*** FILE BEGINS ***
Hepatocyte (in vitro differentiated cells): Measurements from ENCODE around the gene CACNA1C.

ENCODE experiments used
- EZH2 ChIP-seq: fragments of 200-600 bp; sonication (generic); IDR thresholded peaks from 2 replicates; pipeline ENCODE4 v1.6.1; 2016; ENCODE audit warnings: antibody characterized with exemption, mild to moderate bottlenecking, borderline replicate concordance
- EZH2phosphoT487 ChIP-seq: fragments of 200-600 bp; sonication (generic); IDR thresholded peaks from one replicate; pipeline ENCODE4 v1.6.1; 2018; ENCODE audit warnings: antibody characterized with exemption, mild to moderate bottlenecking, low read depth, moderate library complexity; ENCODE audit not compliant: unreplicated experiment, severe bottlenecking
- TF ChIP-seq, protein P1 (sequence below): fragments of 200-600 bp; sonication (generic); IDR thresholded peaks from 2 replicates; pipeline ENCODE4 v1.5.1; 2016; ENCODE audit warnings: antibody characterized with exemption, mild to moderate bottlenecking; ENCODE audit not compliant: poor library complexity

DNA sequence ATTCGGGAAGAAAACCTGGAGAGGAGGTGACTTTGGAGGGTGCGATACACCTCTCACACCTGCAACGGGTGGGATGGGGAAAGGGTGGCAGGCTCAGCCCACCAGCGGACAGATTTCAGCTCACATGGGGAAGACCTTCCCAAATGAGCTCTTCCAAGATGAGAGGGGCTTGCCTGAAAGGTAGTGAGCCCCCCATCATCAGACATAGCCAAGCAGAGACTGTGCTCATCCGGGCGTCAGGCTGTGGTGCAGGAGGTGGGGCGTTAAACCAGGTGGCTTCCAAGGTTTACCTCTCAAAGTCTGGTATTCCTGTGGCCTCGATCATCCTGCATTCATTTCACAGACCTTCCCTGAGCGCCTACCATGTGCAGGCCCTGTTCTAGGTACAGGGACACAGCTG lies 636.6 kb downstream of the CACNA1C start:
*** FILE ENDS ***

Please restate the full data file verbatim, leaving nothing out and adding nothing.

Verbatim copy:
Hepatocyte (in vitro differentiated cells): Measurements from ENCODE around the gene CACNA1C.

ENCODE experiments used
- EZH2 ChIP-seq: fragments of 200-600 bp; sonication (generic); IDR thresholded peaks from 2 replicates; pipeline ENCODE4 v1.6.1; 2016; ENCODE audit warnings: antibody characterized with exemption, mild to moderate bottlenecking, borderline replicate concordance
- EZH2phosphoT487 ChIP-seq: fragments of 200-600 bp; sonication (generic); IDR thresholded peaks from one replicate; pipeline ENCODE4 v1.6.1; 2018; ENCODE audit warnings: antibody characterized with exemption, mild to moderate bottlenecking, low read depth, moderate library complexity; ENCODE audit not compliant: unreplicated experiment, severe bottlenecking
- TF ChIP-seq, protein P1 (sequence below): fragments of 200-600 bp; sonication (generic); IDR thresholded peaks from 2 replicates; pipeline ENCODE4 v1.5.1; 2016; ENCODE audit warnings: antibody characterized with exemption, mild to moderate bottlenecking; ENCODE audit not compliant: poor library complexity

DNA sequence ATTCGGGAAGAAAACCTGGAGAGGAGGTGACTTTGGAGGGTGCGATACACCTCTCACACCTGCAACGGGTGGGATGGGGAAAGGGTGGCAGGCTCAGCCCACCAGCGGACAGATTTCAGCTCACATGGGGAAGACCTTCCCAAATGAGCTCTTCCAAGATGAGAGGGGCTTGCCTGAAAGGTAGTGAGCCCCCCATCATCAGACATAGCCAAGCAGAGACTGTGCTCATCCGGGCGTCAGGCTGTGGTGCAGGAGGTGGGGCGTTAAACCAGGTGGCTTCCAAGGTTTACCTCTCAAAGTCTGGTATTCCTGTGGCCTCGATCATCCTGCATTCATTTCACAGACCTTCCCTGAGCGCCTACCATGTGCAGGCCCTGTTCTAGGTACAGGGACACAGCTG lies 636.6 kb downstream of the CACNA1C start: